Afghan Adviser Has Reservations About U.S. Peace Talks With Taliban
RACHEL MARTIN, HOST:
When you talk with Afghan officials about what they think of the United States, you sometimes have to read between the lines. Their country has benefited from hundreds of billions of dollars in American aid. Even though both sides will say Afghanistan's future is up to Afghans, the U.S. has always held far more control. So when you talk with an Afghan official like Ahmad Nader Nadery, an adviser to Afghanistan's president, the first thing he'll say is this.
AHMAD NADER NADERY: We hold to the highest respect victims of terrorist violence, including the 9/11 and also to pay our tribute to the ultimate sacrifices over 2,000 American soldiers have given to bring peace and stability and fight terrorism in Afghanistan.
MARTIN: At the same time, Nadery has real reservations about U.S. peace talks with the Taliban. The U.S. special envoy Zalmay Khalilzad wrapped up negotiations with the Taliban last week, and the Afghan government played no part. I asked Nadery if that undercuts the legitimacy of a potential peace deal.
NADERY: The ultimate goal has always been to bring peace and stability in Afghanistan. And I think we are on the right path. The talks needed to be first carried out and facilitated. Then, the ice needed to be broken. It is not the desired situation, of course. Our...
MARTIN: You would have preferred to be at the table.
MARTIN: What is your understanding of the progress?
NADERY: Well, at this stage, what is being negotiated and - as we are briefed about is first on the definition of terrorism and the Taliban to accept that they would denounce al-Qaida and ISIS and other terrorist groups. And second is discussion about how troops would withdraw. As part of the process, there are, of course, difference of opinion sometimes. However, those difference of opinion shall not and will not distract both of us - our foundational partner the United States and our government - to be distracted from the ultimate goal of this process, which is ending this long-lasting war.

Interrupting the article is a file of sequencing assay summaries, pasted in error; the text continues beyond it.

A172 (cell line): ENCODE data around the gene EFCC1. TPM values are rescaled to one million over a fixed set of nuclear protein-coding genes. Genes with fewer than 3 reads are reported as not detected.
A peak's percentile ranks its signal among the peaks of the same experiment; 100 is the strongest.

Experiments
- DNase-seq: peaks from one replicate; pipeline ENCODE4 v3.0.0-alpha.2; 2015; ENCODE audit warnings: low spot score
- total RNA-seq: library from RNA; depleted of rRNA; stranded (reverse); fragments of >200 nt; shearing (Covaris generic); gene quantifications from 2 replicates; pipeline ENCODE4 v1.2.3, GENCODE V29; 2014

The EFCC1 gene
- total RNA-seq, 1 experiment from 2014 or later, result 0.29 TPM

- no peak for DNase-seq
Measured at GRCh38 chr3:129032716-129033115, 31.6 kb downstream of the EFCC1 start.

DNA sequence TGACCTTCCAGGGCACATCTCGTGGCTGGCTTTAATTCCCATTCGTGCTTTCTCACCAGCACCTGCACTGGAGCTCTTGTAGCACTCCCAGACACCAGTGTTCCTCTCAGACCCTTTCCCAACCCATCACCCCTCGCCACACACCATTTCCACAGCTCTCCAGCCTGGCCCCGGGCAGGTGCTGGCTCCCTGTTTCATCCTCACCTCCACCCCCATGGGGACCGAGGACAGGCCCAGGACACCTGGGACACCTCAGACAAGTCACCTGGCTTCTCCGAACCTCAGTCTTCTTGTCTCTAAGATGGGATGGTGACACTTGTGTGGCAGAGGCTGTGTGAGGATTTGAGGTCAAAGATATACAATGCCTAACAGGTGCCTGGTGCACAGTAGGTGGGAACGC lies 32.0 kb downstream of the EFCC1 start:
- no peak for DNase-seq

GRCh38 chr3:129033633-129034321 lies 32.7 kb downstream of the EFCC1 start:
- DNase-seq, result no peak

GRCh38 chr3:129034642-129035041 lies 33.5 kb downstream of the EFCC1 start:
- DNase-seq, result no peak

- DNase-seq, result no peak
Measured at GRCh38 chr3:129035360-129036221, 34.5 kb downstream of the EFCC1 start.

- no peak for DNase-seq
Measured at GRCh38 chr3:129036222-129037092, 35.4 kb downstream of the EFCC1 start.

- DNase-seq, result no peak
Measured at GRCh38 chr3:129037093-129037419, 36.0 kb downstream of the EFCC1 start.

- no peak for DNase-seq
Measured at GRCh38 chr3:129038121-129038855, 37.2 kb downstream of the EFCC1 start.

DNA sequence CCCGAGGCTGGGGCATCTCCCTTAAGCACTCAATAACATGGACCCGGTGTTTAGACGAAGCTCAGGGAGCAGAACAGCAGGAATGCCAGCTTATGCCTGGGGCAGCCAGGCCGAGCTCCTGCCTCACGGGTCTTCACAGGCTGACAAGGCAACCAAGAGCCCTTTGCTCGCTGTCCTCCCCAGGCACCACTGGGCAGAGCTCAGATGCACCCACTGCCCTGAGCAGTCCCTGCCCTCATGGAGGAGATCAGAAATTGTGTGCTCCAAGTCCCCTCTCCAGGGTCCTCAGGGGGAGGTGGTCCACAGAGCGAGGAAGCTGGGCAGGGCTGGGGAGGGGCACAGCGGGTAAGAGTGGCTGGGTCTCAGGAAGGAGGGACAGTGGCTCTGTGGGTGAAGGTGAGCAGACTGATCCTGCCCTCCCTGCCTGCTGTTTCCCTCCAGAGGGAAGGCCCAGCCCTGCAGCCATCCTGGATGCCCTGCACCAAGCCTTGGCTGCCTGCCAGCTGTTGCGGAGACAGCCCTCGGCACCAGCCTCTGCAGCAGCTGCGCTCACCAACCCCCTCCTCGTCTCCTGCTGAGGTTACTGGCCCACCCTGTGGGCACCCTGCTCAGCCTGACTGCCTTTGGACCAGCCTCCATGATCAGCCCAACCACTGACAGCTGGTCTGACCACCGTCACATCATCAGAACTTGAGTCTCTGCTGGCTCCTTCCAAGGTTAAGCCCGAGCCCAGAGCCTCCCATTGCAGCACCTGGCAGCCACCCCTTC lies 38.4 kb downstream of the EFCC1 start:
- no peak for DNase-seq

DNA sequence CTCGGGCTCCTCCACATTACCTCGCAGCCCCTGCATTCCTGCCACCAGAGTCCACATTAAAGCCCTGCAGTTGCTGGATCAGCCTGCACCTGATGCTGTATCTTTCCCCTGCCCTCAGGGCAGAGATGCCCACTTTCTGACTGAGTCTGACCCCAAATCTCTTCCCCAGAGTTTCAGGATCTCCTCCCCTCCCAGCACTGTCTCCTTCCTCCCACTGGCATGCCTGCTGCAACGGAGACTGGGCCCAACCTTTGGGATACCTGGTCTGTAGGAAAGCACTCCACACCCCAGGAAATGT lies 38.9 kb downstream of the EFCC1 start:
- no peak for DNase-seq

MARTIN: A Taliban official who spoke to The Associated Press said that the main sticking point in the negotiations is when U.S. forces will leave Afghanistan. What is the government's position on when that should happen or if that should happen?
NADERY: Well, with the kind of region we live in and the global threats that exist in that region, the presence of ISIS would require, for some time, both the counterterrorism abilities and forces but also training and advice would be required for a time until we become a normal country after the peace process. And therefore...
MARTIN: So you'd like U.S. troops to remain in the country to do those things.
NADERY: We would. We would like to see, if possible, a residual number of forces to be present. We'd need to see guarantees from Taliban, a force that could never be trusted, including their supporters from Pakistan. And therefore, guarantees and monitoring mechanisms are required. And an immediate, complete withdrawal will take the leverage from the Afghan government and our partners, both the NATO allies and United States, to enforce elements of the agreement on Taliban and their Pakistani supporters.
MARTIN: You talk about the need for the Taliban to denounce all elements of al-Qaida that may be remaining, all members of ISIS and related groups. Does that include the Haqqani network, which has long been a violent force in Afghanistan that has originated in Pakistan?
NADERY: The head of Haqqani network is currently the deputy to the leader of the Taliban, Mullah Haibatullah.
MARTIN: That would be a big ask, then, if the No. 2 in the Taliban right now is the leader of the Haqqani network.
NADERY: That is a big ask. But what is at stake is big, also, for Taliban to not be considered anymore a terrorist group themself and to be able and allowed to come and join a peaceful life.
MARTIN: Does the Taliban have any incentive to do that?
NADERY: So far, they show a willingness to discuss and talk with the United States and also, then, with the Afghan government - the first stage with the United States. We, as the Afghans, do not close that door. President Ghani, first day in office, called for peace discussions - say that window is open and I would not have a condition for talks. But the talks will be condition itself while we are leaving all doors open. And I hope that they will choose the peaceful path. And choosing the peaceful path requires all sides to pay certain prices.
MARTIN: As someone who has worked for so many years to promote human rights in Afghanistan, do you feel this in your gut? Are you optimistic that this peace can hold?
NADERY: I yet do not trust the promises the Taliban make. I'm worried about my little girls, two of them, and their future. But also, I'm optimist about the fact that Afghanistan is a different country.
MARTIN: You think Afghanistan is a place where your two daughters can have a happy, successful life.
NADERY: As a nation who have suffered for a large number of years, our country and our people deserve peace and stability and to move on. However, this is the time that we make a commitment that we would fight for the rights of our people, including the right of my two little girls. And that's why my focus is to make sure that the peace process is not rushed; we take enough time to develop the details of a peace agreement that ensures and guarantees the freedom that I want for my daughters.
MARTIN: Ahmad Nader Nadery - he is a senior adviser to Afghan President Ashraf Ghani and the chairman of Afghanistan's civil service commission.
Thank you so much for your time.
NADERY: Thank you very much, Rachel, for having me.
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